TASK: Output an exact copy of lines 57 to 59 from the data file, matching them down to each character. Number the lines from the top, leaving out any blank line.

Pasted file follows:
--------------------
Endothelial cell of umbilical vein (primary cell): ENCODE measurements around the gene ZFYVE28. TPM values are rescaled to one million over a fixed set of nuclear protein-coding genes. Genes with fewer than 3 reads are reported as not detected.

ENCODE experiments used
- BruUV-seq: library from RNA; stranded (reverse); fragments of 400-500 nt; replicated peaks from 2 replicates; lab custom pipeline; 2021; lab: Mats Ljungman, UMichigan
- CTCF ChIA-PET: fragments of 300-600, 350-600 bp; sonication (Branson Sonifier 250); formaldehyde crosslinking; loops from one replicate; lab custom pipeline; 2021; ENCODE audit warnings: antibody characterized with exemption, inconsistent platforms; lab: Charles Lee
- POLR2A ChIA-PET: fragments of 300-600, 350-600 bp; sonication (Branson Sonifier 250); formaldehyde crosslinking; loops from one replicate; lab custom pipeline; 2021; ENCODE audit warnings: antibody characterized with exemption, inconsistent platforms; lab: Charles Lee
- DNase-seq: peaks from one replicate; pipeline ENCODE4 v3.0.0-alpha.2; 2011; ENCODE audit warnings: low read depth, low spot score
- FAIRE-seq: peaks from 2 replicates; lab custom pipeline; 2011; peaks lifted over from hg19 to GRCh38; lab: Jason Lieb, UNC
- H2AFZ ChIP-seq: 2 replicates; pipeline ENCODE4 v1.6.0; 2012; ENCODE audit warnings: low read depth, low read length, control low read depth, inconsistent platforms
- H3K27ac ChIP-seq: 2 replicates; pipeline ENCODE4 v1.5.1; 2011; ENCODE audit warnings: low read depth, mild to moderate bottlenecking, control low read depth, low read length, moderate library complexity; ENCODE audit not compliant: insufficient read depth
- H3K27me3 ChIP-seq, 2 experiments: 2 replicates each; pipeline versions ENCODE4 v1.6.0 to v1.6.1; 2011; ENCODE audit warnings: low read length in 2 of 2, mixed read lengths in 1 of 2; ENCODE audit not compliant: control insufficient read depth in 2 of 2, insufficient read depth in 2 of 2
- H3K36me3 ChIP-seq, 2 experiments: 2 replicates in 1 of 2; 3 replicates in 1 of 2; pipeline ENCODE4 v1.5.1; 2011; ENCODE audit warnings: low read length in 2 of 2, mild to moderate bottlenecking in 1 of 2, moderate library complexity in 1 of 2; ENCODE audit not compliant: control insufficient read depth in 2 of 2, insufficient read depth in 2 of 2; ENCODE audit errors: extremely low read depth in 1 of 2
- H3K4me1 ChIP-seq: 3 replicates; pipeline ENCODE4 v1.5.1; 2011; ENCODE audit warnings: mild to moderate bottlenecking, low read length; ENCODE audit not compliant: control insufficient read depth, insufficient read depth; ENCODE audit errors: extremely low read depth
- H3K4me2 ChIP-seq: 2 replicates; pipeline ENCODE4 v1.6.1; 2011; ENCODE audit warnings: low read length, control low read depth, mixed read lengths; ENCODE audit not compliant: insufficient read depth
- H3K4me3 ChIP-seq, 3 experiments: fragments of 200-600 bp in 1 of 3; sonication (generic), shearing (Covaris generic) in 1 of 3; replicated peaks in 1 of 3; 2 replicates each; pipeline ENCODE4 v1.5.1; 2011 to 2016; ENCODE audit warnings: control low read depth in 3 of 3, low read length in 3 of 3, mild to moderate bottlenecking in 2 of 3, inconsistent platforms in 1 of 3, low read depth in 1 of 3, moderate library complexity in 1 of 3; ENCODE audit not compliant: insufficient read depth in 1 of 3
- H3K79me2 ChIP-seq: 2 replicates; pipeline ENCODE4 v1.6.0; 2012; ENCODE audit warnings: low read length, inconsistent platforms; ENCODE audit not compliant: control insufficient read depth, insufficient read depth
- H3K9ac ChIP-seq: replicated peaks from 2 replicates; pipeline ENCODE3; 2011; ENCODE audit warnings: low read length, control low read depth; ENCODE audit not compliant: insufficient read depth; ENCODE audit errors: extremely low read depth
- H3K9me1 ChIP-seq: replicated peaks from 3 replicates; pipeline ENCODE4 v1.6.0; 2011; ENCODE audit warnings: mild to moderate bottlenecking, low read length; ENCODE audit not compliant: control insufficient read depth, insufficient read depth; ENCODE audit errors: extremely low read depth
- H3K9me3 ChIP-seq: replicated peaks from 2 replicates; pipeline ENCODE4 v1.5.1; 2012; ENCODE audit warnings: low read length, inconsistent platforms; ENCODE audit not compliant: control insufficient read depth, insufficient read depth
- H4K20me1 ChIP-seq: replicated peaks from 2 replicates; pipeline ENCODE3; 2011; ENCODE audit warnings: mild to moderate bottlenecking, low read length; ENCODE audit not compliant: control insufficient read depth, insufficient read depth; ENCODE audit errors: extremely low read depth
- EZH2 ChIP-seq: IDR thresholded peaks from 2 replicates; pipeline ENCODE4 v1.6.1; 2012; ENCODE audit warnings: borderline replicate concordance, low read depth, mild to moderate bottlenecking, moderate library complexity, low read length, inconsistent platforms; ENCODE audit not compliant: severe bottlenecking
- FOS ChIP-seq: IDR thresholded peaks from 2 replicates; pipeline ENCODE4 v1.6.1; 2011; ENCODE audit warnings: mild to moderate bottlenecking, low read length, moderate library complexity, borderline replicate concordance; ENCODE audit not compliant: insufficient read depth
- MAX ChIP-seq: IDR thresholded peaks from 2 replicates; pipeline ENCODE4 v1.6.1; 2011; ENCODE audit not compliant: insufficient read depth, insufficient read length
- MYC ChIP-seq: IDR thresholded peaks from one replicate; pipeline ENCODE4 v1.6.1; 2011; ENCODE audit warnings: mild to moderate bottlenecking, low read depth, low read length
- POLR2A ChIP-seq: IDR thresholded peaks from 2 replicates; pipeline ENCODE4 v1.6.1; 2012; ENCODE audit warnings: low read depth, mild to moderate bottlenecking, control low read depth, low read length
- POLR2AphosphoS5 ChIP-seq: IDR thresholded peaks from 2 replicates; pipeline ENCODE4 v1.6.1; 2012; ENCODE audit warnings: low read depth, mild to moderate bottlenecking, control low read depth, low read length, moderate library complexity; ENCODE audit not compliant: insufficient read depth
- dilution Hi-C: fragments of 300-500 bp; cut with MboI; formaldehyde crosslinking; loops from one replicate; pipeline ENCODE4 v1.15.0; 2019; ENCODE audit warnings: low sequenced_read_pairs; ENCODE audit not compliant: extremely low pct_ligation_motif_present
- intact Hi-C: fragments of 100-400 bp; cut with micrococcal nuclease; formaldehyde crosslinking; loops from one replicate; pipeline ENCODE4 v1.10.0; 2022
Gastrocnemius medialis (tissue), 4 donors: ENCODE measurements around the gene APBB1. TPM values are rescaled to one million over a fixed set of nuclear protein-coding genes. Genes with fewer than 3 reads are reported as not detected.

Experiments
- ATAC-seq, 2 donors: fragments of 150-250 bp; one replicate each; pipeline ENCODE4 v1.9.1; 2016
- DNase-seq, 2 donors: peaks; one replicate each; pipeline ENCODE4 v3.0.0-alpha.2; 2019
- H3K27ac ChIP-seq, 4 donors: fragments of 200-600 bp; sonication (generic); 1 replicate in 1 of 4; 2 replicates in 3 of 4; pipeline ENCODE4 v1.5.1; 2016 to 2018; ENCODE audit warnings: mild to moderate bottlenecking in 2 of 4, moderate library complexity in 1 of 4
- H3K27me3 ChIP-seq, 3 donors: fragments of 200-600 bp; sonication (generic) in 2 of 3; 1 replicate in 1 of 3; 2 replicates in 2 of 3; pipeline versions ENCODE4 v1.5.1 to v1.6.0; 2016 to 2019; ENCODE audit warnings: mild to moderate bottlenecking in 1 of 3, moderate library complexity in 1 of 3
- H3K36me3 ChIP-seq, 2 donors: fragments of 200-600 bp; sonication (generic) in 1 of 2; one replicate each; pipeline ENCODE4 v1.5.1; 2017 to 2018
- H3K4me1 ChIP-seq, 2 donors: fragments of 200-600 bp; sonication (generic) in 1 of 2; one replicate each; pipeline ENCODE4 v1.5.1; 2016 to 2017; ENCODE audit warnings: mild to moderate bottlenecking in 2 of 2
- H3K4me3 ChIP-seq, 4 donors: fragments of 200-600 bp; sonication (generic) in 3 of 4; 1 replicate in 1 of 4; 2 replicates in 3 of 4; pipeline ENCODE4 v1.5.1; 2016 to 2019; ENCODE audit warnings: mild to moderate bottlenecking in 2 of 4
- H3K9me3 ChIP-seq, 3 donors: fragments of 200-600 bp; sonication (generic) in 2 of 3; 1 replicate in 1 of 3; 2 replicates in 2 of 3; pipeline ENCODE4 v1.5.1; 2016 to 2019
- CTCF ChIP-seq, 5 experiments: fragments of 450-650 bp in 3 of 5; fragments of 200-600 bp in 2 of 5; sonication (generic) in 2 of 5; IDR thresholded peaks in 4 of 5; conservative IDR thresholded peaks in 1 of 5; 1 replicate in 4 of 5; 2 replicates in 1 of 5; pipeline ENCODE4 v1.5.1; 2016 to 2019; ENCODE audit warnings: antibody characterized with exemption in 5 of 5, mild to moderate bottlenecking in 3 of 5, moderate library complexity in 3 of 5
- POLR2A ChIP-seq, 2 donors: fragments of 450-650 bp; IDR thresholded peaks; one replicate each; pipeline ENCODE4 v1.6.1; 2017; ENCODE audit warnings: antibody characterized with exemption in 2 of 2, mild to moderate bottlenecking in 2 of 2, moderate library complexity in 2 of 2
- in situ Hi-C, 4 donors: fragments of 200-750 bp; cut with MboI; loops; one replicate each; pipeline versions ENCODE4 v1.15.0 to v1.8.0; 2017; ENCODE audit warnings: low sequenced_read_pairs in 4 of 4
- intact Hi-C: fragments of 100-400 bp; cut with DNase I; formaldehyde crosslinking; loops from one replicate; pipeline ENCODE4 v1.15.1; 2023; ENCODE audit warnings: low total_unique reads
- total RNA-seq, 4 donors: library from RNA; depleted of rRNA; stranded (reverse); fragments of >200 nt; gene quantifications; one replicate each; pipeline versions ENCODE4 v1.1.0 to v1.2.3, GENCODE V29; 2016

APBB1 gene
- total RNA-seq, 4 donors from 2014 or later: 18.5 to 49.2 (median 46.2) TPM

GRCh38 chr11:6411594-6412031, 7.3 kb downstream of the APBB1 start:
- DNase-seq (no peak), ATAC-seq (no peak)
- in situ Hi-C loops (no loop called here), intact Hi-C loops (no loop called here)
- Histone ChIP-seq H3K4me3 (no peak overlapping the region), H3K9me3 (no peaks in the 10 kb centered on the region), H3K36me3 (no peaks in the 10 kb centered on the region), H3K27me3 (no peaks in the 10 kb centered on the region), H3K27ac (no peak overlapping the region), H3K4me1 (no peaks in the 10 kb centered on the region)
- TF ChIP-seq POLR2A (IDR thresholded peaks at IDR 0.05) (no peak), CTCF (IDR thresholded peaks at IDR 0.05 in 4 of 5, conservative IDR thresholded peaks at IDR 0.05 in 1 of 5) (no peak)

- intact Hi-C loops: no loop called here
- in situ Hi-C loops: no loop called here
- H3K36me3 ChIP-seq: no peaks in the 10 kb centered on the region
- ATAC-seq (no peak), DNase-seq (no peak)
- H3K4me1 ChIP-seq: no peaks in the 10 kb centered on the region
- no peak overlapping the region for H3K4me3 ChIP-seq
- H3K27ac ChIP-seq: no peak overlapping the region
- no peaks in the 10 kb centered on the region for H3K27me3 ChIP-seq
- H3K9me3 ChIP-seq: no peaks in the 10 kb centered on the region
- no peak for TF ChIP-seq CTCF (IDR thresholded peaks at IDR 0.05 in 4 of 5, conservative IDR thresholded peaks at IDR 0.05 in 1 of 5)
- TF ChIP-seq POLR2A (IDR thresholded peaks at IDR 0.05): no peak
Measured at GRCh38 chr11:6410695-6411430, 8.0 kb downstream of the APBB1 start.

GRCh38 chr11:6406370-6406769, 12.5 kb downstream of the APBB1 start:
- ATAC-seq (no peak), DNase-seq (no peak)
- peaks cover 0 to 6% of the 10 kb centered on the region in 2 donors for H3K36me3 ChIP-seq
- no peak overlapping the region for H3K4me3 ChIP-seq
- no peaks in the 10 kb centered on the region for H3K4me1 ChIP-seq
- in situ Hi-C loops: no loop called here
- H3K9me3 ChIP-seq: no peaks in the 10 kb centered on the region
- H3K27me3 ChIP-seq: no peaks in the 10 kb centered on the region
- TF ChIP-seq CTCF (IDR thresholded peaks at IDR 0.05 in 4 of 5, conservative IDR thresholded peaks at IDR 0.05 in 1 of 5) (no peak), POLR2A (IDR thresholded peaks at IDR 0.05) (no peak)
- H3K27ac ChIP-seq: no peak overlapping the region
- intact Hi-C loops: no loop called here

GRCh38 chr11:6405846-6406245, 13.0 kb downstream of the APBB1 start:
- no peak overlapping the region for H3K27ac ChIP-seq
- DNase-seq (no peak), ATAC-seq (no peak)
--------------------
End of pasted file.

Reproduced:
- no peaks in the 10 kb centered on the region for H3K27me3 ChIP-seq
- H3K9me3 ChIP-seq: no peaks in the 10 kb centered on the region
- no peak for TF ChIP-seq CTCF (IDR thresholded peaks at IDR 0.05 in 4 of 5, conservative IDR thresholded peaks at IDR 0.05 in 1 of 5)